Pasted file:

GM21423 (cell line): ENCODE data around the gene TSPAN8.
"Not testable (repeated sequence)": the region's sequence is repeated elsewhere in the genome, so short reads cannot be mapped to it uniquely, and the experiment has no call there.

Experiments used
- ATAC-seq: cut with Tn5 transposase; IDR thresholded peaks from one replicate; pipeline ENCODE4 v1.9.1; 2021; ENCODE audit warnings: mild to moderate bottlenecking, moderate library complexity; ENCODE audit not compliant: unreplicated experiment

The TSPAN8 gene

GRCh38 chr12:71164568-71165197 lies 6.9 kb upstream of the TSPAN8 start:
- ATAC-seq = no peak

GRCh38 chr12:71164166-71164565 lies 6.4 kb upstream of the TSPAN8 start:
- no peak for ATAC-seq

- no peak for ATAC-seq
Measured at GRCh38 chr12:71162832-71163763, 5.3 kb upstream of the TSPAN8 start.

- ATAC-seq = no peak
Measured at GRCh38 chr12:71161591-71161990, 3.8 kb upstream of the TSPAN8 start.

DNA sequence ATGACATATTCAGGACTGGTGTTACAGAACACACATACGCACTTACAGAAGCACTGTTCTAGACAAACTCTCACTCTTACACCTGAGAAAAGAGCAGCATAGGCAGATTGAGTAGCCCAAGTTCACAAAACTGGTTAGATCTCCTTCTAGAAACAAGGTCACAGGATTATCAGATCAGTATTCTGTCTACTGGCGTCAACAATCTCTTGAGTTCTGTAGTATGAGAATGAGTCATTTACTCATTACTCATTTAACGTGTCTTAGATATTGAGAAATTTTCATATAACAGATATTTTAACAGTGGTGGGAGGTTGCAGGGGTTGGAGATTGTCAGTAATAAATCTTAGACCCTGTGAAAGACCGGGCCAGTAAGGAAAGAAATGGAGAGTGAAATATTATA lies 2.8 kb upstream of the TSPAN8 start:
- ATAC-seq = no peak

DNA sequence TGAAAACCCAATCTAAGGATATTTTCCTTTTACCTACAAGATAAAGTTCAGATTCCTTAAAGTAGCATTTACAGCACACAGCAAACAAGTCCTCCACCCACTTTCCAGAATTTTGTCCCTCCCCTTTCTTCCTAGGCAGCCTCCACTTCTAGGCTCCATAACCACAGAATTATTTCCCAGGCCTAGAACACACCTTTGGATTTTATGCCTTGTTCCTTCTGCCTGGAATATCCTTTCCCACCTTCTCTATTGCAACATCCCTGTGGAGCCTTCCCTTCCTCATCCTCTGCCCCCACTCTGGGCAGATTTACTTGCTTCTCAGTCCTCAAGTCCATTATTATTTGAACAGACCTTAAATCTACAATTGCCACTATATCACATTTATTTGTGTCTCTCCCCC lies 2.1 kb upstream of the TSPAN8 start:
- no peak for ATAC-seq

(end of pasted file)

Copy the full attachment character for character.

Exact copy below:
GM21423 (cell line): ENCODE data around the gene TSPAN8.
"Not testable (repeated sequence)": the region's sequence is repeated elsewhere in the genome, so short reads cannot be mapped to it uniquely, and the experiment has no call there.

Experiments used
- ATAC-seq: cut with Tn5 transposase; IDR thresholded peaks from one replicate; pipeline ENCODE4 v1.9.1; 2021; ENCODE audit warnings: mild to moderate bottlenecking, moderate library complexity; ENCODE audit not compliant: unreplicated experiment

The TSPAN8 gene

GRCh38 chr12:71164568-71165197 lies 6.9 kb upstream of the TSPAN8 start:
- ATAC-seq = no peak

GRCh38 chr12:71164166-71164565 lies 6.4 kb upstream of the TSPAN8 start:
- no peak for ATAC-seq

- no peak for ATAC-seq
Measured at GRCh38 chr12:71162832-71163763, 5.3 kb upstream of the TSPAN8 start.

- ATAC-seq = no peak
Measured at GRCh38 chr12:71161591-71161990, 3.8 kb upstream of the TSPAN8 start.

DNA sequence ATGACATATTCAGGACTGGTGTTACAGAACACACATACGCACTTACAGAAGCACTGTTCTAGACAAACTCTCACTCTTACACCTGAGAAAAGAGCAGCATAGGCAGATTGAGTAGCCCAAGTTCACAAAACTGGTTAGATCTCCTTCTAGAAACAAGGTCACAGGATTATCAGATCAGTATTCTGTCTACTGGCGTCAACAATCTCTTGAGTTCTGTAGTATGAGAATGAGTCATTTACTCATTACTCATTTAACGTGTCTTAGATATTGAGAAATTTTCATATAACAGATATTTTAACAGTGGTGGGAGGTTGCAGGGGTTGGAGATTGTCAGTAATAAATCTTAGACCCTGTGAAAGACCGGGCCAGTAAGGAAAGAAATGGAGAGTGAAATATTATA lies 2.8 kb upstream of the TSPAN8 start:
- ATAC-seq = no peak

DNA sequence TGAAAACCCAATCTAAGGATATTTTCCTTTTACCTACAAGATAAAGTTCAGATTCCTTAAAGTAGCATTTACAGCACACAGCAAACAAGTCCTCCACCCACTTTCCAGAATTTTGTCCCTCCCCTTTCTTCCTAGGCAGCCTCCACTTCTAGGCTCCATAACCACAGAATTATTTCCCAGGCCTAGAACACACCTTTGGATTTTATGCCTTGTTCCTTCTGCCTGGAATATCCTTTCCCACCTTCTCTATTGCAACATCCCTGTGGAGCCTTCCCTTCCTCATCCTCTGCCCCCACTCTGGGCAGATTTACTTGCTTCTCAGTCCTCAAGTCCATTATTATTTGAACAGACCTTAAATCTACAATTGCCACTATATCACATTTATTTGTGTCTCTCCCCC lies 2.1 kb upstream of the TSPAN8 start:
- no peak for ATAC-seq